Compare gRPC services with HTTP APIs

By James Newton-King

This article explains how gRPC services compare to HTTP APIs with JSON (including ASP.NET Core web APIs). The technology used to provide an API for your app is an important choice, and gRPC offers unique benefits compared to HTTP APIs. This article discusses the strengths and weaknesses of gRPC and recommends scenarios for using gRPC over other technologies.

High-level comparison

The following table offers a high-level comparison of features between gRPC and HTTP APIs with JSON.

Feature gRPC HTTP APIs with JSON
Contract Required (.proto) Optional (OpenAPI)
Protocol HTTP/2 HTTP
Payload Protobuf (small, binary) JSON (large, human readable)
Prescriptiveness Strict specification Loose. Any HTTP is valid.
Streaming Client, server, bi-directional Client, server
Browser support No (requires grpc-web) Yes
Security Transport (TLS) Transport (TLS)
Client code-generation Yes OpenAPI + third-party tooling

gRPC strengths


gRPC messages are serialized using Protobuf, an efficient binary message format. Protobuf serializes very quickly on the server and client. Protobuf serialization results in small message payloads, important in limited bandwidth scenarios like mobile apps.

gRPC is designed for HTTP/2, a major revision of HTTP that provides significant performance benefits over HTTP 1.x:

  • Binary framing and compression. HTTP/2 protocol is compact and efficient both in sending and receiving.
  • Multiplexing of multiple HTTP/2 calls over a single TCP connection. Multiplexing eliminates head-of-line blocking.

HTTP/2 is not exclusive to gRPC. Many request types, including HTTP APIs with JSON, can use HTTP/2 and benefit from its performance improvements.

Code generation

All gRPC frameworks provide first-class support for code generation. A core file to gRPC development is the .proto file, which defines the contract of gRPC services and messages. From this file, gRPC frameworks generate a service base class, messages, and a complete client.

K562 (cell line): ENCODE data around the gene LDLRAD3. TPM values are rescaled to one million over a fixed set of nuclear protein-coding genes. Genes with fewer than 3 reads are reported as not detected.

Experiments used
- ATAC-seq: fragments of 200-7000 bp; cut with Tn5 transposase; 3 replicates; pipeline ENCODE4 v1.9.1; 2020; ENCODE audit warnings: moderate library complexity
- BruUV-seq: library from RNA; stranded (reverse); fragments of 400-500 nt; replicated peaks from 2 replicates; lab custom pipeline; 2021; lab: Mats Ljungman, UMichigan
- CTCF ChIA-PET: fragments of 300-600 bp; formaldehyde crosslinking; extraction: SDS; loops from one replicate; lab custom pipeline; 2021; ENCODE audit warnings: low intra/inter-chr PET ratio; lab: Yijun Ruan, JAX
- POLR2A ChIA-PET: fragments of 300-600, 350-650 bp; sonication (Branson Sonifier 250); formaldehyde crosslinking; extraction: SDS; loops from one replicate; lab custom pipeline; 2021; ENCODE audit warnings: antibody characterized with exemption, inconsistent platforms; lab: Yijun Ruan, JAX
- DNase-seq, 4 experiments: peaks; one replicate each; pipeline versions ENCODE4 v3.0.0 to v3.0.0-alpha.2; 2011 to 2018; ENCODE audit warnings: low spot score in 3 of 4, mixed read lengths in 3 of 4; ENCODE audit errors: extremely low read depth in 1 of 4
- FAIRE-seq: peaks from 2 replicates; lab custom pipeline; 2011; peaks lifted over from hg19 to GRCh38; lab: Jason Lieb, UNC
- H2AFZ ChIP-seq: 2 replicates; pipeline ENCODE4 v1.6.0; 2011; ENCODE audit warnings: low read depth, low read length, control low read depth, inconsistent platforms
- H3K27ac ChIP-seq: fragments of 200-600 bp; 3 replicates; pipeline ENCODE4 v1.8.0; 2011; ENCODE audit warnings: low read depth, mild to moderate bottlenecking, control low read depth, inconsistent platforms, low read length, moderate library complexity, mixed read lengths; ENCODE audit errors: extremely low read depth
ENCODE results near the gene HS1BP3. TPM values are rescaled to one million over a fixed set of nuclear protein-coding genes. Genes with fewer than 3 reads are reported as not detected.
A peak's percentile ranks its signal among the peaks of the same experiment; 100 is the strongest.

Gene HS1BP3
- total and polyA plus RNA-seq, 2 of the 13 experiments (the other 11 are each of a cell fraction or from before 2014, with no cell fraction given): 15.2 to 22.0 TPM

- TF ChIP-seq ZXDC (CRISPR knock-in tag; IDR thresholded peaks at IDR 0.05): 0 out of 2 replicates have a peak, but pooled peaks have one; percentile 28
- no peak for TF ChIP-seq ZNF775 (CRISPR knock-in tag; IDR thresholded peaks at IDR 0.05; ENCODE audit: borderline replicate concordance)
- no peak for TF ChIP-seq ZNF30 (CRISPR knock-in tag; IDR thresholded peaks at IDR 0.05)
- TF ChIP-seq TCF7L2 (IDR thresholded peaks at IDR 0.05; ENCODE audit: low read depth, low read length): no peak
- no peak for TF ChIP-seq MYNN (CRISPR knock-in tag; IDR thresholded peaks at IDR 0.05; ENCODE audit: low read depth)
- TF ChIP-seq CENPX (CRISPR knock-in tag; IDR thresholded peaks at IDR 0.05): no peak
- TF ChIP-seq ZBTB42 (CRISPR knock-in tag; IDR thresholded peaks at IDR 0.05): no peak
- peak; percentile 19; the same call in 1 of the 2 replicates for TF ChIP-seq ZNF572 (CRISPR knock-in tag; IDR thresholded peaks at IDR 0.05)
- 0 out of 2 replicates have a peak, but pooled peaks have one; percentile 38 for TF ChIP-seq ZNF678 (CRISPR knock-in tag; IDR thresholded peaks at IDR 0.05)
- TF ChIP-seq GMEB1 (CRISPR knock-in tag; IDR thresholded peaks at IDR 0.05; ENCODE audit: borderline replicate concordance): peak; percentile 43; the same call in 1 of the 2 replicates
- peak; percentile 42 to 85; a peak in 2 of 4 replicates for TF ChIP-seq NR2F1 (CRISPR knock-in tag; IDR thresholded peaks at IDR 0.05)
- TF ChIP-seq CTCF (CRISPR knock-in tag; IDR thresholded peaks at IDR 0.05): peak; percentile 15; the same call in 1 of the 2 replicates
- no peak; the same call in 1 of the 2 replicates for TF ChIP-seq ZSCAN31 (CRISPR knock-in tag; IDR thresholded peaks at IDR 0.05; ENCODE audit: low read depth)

By sharing the .proto file between the server and client, messages and client code can be generated from end to end. Code generation of the client eliminates duplication of messages on the client and server, and creates a strongly-typed client for you. Not having to write a client saves significant development time in applications with many services.

Strict specification

A formal specification for HTTP API with JSON doesn't exist. Developers debate the best format of URLs, HTTP verbs, and response codes.

The gRPC specification is prescriptive about the format a gRPC service must follow. gRPC eliminates debate and saves developer time because gRPC is consistent across platforms and implementations.


HTTP/2 provides a foundation for long-lived, real-time communication streams. gRPC provides first-class support for streaming through HTTP/2.

A gRPC service supports all streaming combinations:

  • Unary (no streaming)
  • Server to client streaming
  • Client to server streaming
  • Bi-directional streaming

Deadline/timeouts and cancellation

gRPC allows clients to specify how long they are willing to wait for an RPC to complete. The deadline is sent to the server, and the server can decide what action to take if it exceeds the deadline. For example, the server might cancel in-progress gRPC/HTTP/database requests on timeout.

Propagating the deadline and cancellation through child gRPC calls helps enforce resource usage limits.

gRPC is well suited to the following scenarios:

  • Microservices: gRPC is designed for low latency and high throughput communication. gRPC is great for lightweight microservices where efficiency is critical.